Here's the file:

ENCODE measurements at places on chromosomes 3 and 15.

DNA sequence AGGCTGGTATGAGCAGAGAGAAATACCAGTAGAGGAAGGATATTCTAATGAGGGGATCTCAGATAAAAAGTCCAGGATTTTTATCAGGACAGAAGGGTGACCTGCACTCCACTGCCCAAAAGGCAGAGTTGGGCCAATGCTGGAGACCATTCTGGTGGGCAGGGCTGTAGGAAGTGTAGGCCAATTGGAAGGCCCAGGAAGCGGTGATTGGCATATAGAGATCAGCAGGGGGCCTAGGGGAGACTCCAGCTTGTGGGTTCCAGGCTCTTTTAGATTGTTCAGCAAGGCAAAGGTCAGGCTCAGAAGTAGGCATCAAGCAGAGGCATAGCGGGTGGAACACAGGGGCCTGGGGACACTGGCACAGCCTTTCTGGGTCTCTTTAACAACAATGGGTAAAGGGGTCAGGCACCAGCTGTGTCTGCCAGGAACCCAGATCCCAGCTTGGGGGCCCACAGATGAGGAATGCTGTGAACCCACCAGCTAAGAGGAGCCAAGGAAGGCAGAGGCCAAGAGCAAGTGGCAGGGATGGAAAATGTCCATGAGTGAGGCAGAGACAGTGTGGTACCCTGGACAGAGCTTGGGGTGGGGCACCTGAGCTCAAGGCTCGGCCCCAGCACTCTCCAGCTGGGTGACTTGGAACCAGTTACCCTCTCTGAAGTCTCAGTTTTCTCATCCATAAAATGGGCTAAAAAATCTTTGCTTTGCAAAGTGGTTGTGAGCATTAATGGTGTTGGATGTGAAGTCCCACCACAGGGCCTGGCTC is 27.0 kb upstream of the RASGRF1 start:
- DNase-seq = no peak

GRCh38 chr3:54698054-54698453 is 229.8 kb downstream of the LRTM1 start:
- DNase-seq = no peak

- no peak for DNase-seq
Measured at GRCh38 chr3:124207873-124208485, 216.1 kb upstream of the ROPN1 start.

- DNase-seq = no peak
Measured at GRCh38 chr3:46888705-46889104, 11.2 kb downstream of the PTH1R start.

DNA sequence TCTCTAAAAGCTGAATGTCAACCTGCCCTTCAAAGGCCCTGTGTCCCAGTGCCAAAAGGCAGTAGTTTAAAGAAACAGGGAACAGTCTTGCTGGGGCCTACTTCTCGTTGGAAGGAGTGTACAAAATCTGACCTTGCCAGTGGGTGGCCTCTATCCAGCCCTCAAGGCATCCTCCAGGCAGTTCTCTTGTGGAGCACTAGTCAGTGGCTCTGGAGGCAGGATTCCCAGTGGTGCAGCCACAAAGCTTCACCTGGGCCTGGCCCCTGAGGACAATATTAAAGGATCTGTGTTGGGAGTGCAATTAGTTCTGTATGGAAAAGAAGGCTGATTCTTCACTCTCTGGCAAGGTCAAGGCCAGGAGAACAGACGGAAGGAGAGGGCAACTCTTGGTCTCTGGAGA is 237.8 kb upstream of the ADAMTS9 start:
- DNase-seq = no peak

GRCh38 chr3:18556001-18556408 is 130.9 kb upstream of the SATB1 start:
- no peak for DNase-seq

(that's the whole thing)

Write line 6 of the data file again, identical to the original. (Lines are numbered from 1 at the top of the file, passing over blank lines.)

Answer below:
- no peak for DNase-seq